“Christina DiEdoardo…is the sort of cheerful and dogged debater who, if she talked to you long enough, could convince you the Earth was flat.”–C.W. Nevius, San Francisco Chronicle.
I’m not sure if Mr. Nevius intended the above comment as a compliment, but I certainly took it as one. It also sums up nicely my guiding principles as a criminal defense and appellate attorney and as a historian which is namely to proceed, as Winston Churchill says “Forward, unflinching, unswerving, indomitable, till the whole task is done and the whole world is safe and clean.”
I was born and raised in Queens, N.Y. and spent most of my time in Kew Gardens, which is which is mostly famous for three things:
- Being the place where Kitty Genovese was murdered back in March 1964 by Winston Moseley. At the time (and for decades afterward) the story was that almost forty of her neighbors heard or witnessed the attack and didn’t even call the police, let alone help. Within the last decade, this narrative has been greatly discredited and we’ve learned a lot more about Ms. Genovese, including that she was a lesbian with a long-term partner at the time of her murder and that she had previously been involved with numbers running and bookmaking in 1961. While it would be a better story if it were otherwise, according to Kevin Cook’s new book, she apparently had no connection to Vito Genovese, La Cosa Nostra’s onetime Capo di tutti capi (Boss of all bosses) then cooling his heels as an involuntary guest of the federal government after a narcotics bust. I’m looking forward to reading Mr. Cook’s new book on the subject soon.
- Where “Civic Virtue”, ended up for years after Mayor Fiorello H. La Guardia objected to looking at the statue’s naked posterior every day. Since it was right above the exit to the Union Turnpike/Kew Gardens subway stop near our apartment, my poor long suffering-mother had to endure years of me asking “Mom! Why is that guy naked?” on every trip back from Manhattan. Alas, Civic Virtue left the Borough of Queens in December 2012, although some wags claim that virtue, at least in politics, departed the borough long before that
- The home borough of the villain and moll from “The Last Dragon”, Barry Gordy’s 1985 homage to kung-fu and gangster cliches, giving us the following quote (which is probably the best scene from the movie). People from Manhattan or Staten Island probably would have been insulted to be referred in such a fashion. To us Kew Gardens folk, we were happy just to be immortalized, if only for a moment in film that’s now charitably described as a “cult classic”.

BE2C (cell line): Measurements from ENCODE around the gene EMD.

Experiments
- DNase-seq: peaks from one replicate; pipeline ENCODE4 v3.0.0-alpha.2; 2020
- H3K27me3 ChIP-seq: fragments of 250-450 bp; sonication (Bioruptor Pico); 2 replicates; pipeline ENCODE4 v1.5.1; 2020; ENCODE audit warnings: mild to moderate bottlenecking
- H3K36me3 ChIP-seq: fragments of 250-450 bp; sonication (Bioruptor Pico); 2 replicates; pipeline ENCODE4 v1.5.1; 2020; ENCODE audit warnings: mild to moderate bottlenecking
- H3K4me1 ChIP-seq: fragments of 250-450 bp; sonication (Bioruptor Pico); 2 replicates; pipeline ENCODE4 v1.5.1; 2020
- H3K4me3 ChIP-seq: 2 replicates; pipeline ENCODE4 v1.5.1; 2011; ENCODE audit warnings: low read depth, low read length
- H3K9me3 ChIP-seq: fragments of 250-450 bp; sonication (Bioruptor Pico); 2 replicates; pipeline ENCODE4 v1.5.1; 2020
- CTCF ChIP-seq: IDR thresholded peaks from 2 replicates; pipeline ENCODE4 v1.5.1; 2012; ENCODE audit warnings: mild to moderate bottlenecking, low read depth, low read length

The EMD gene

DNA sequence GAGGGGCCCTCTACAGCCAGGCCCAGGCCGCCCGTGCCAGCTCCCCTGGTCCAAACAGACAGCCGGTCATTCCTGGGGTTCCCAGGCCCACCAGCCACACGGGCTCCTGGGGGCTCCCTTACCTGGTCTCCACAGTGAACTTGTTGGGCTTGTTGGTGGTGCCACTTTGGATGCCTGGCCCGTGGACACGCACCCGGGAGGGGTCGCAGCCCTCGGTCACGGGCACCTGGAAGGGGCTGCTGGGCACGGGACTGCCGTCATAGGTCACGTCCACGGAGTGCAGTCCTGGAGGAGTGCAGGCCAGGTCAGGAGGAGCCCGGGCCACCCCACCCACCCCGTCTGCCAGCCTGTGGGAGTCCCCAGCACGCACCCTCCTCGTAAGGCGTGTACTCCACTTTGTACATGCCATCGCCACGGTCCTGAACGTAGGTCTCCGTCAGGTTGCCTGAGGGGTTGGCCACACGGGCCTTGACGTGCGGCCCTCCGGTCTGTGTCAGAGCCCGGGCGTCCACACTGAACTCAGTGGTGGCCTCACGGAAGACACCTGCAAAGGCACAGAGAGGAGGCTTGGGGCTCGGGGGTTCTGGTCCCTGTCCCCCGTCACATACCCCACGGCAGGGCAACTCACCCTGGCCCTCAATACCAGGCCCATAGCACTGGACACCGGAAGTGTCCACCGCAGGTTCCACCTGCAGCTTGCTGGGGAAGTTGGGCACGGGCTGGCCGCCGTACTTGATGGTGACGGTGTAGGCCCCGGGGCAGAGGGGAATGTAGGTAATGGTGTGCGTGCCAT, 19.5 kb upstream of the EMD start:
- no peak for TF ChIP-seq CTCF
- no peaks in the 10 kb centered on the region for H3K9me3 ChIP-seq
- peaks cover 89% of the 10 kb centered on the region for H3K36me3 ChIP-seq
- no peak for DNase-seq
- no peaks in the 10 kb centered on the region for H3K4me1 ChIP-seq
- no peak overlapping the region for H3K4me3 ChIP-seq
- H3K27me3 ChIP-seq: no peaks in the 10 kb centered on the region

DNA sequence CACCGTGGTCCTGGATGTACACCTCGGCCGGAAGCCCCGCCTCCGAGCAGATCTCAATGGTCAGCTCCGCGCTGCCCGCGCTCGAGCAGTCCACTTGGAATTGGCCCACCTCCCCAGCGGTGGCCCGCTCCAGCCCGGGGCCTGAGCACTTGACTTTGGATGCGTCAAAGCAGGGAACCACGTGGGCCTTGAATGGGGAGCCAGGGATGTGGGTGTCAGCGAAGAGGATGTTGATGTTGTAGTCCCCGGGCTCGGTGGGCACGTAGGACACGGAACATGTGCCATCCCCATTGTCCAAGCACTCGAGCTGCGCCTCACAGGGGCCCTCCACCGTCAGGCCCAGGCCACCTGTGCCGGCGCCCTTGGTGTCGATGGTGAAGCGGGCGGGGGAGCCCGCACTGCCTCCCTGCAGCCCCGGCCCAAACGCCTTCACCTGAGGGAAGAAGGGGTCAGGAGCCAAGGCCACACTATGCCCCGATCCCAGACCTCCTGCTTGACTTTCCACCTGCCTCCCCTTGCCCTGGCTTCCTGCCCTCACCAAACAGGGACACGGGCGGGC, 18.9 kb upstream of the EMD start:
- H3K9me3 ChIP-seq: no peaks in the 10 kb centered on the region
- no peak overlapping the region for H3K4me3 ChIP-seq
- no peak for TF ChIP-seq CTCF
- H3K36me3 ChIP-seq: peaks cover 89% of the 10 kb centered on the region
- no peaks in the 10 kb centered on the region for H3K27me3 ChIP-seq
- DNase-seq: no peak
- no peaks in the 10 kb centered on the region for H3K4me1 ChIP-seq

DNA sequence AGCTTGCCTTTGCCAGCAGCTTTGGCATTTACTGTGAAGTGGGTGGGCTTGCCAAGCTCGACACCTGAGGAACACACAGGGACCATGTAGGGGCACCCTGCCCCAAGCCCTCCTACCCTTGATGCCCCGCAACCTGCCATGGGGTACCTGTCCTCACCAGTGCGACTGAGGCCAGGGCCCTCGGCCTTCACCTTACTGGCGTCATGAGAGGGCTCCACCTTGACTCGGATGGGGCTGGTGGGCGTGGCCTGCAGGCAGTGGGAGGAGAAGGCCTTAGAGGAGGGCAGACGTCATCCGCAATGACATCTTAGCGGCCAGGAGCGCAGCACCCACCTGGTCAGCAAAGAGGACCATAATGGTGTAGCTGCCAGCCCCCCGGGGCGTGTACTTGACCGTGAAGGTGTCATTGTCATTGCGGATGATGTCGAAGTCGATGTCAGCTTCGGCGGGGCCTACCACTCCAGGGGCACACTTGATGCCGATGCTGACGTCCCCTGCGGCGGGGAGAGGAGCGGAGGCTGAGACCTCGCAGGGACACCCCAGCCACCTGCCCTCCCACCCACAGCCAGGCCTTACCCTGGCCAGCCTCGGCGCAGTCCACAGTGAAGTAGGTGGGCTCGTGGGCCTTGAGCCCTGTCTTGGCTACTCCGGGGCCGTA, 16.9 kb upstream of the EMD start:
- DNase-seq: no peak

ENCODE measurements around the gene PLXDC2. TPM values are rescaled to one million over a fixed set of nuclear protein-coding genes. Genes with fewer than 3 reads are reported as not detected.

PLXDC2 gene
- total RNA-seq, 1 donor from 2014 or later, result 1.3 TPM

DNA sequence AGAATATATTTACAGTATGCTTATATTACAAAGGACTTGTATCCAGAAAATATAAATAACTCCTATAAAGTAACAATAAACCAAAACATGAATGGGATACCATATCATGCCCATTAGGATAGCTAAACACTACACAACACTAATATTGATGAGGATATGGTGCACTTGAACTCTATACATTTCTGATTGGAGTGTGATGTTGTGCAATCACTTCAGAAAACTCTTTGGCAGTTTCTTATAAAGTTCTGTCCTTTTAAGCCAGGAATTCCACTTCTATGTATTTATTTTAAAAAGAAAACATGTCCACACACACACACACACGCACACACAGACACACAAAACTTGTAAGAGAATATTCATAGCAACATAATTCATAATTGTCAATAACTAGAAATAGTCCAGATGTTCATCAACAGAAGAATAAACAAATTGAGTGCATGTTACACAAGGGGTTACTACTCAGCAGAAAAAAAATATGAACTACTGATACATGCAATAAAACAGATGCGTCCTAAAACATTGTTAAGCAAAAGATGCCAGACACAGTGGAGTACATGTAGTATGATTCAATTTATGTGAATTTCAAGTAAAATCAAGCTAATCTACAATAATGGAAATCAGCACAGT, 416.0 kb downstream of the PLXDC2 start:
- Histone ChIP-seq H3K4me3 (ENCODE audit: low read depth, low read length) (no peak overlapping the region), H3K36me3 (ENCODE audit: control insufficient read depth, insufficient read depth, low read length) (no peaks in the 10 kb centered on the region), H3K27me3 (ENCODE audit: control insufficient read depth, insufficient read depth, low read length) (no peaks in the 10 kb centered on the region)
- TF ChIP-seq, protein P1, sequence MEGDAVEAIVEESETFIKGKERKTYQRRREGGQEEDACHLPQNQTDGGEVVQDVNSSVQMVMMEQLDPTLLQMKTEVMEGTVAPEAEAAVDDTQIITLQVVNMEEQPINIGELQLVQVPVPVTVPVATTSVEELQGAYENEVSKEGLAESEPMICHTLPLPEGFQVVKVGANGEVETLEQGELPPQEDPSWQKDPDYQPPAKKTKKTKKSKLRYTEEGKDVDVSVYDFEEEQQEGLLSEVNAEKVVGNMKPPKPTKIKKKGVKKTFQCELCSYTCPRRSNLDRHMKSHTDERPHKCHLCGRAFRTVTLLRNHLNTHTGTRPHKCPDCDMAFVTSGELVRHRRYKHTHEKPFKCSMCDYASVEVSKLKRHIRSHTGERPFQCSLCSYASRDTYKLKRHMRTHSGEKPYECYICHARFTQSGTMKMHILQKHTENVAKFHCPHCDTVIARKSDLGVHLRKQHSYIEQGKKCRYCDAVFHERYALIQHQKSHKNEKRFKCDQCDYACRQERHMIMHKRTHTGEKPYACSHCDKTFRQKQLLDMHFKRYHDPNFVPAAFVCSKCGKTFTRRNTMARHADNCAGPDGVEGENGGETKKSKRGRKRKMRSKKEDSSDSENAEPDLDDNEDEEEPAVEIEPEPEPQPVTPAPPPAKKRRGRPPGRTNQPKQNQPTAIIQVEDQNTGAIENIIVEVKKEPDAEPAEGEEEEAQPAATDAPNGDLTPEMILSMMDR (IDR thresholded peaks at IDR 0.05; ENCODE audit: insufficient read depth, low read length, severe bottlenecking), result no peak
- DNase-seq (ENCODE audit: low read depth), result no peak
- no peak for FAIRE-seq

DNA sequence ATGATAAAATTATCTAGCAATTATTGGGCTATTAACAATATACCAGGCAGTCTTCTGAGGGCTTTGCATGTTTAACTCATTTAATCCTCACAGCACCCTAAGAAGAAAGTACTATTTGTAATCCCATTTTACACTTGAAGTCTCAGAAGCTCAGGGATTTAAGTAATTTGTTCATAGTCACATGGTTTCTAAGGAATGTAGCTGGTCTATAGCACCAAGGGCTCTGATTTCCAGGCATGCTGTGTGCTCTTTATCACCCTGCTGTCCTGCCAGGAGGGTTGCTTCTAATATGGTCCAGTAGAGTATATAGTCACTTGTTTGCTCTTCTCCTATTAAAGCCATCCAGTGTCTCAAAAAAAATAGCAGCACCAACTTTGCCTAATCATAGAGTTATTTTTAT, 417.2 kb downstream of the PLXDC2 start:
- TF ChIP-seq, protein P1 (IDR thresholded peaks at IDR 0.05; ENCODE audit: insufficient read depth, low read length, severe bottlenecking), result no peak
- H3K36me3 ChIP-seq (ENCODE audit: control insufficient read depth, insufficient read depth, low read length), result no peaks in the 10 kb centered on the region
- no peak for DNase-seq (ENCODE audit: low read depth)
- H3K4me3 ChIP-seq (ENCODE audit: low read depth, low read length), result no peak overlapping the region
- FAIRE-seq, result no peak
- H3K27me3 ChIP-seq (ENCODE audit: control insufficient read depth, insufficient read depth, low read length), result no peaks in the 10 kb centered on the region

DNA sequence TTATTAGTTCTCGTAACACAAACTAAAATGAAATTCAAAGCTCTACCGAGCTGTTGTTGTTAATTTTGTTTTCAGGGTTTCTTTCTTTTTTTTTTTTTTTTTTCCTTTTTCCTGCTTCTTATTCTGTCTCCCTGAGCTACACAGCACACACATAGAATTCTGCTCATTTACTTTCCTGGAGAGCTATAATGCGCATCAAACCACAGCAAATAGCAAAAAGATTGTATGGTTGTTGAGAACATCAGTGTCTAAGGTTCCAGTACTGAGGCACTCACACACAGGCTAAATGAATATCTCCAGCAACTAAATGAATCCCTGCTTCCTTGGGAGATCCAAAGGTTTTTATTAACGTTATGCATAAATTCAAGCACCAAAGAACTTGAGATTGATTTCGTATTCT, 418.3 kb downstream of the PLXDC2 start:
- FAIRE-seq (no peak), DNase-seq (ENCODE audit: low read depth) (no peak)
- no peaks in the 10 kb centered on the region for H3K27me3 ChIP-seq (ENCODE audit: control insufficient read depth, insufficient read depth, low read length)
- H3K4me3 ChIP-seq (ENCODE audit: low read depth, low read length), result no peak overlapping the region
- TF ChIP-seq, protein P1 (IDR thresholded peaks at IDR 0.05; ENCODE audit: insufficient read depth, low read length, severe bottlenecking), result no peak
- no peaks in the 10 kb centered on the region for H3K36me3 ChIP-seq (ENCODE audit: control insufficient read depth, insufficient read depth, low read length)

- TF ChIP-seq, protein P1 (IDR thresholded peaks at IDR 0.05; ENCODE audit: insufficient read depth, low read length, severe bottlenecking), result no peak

After moving to San Diego for high school, I did my undergraduate work in journalism and political science at the University of Missouri-Columbia’s School of Journalism and spent almost a decade in newspapers as a reporter and editor before embracing the Dark Side and attending the William S. Boyd School of Law at the University of Nevada Las Vegas, where I graduated cum laude. I’ve lived in San Francisco since 2009, although I’m on assignment around the state and the country frequently. As one of my role models, the late William Kunstler, famously said I “have writ, will travel”. 🙂
When not practicing law, I’m working on my first book, which is a history of La Cosa Nostra in San Francisco from the 1920s through 2006. You can see my writing platform site here and read a sample chapter from the book here. I also do pro bono writing for several sex-worker rights groups in S.F. on request–you can see some recent examples here and here. If you’re curious, here’s my rating and profile on Avvo.com here. Since it appears to be almost required for lawyers these days, here’s my LinkedIn profile.
Finally, while I don’t think this is the most interesting thing about me by any stretch, I’m the only openly transgender attorney licensed to practice law in the State of Nevada (fortunately, there are many more of us in California) and in that capacity, I’ve been honored to testify before the Nevada Legislature on measures to end discrimination against trans- and gender-nonconforming people there, as well as to assist trans clients in both Nevada and California on a variety of civil and criminal matters. I was also the first person to undergo a gender transition at my law school. While things have gotten dramatically better for people like me in the last decade or so, there is still an ocean of work ahead to navigate before I and others can say “the task is done and the whole world is safe and clean”. But that’s job security, right?